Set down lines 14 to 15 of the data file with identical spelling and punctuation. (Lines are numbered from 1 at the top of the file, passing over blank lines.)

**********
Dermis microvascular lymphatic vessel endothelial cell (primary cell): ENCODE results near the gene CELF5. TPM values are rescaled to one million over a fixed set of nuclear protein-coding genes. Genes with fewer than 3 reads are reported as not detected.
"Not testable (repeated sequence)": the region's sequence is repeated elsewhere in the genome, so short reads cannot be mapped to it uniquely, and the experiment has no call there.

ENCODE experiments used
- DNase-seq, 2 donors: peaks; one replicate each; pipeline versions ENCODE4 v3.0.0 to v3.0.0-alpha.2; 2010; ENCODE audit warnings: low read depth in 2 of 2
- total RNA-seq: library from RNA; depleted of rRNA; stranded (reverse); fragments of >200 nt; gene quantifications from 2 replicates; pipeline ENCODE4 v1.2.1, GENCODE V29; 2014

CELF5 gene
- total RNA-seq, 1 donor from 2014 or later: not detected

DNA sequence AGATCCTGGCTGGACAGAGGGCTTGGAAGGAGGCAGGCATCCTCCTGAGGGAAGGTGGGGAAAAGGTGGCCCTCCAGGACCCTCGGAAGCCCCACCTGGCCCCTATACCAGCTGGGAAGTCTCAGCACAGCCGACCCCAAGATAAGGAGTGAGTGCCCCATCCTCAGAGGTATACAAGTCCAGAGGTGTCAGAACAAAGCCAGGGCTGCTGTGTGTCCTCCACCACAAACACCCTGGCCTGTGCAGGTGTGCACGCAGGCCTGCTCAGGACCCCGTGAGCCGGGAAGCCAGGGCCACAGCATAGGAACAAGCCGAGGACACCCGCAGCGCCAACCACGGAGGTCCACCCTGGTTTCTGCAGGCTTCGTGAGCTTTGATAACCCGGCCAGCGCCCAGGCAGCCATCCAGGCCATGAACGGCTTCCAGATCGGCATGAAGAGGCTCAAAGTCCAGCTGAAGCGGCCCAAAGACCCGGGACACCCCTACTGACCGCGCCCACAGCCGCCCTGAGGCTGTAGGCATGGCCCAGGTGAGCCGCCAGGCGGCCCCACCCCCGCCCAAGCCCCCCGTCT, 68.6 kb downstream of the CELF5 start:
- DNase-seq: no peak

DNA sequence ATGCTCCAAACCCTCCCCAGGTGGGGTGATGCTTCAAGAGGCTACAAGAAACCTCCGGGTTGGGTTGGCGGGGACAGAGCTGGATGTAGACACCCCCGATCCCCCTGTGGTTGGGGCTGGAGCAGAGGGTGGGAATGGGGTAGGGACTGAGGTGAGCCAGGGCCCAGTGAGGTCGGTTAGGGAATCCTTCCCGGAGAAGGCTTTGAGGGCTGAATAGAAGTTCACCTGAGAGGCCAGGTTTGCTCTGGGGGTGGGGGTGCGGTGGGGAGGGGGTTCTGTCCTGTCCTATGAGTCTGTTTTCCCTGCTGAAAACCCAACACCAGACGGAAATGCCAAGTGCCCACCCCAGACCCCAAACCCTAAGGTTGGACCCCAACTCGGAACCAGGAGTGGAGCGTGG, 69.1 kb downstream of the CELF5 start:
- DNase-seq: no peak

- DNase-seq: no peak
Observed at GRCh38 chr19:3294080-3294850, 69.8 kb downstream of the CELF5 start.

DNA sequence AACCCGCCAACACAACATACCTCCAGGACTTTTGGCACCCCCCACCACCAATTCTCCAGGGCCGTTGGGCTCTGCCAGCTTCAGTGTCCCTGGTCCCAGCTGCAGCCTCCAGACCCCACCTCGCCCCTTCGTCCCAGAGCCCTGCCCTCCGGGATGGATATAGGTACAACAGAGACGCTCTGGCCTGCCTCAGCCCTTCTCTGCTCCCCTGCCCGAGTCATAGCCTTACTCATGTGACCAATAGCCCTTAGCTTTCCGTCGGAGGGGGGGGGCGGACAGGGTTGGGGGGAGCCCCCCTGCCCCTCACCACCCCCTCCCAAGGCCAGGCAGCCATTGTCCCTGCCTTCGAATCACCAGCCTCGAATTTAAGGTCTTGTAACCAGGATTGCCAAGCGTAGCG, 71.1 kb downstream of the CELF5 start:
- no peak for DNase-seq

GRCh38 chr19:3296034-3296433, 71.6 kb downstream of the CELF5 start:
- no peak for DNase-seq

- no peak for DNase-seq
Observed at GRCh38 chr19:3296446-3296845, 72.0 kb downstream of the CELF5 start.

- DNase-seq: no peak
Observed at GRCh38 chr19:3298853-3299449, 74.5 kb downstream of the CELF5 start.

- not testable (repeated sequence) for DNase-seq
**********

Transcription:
DNA sequence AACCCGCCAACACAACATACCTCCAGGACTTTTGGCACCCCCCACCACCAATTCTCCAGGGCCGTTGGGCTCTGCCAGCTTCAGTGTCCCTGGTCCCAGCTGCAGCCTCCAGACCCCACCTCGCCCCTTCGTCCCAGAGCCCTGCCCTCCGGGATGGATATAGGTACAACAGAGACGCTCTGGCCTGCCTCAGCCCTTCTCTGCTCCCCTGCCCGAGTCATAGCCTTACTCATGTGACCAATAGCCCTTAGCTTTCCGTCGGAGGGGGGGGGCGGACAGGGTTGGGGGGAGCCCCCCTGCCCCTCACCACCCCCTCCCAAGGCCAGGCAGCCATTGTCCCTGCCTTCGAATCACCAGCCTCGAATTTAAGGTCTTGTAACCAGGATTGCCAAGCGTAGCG, 71.1 kb downstream of the CELF5 start:
- no peak for DNase-seq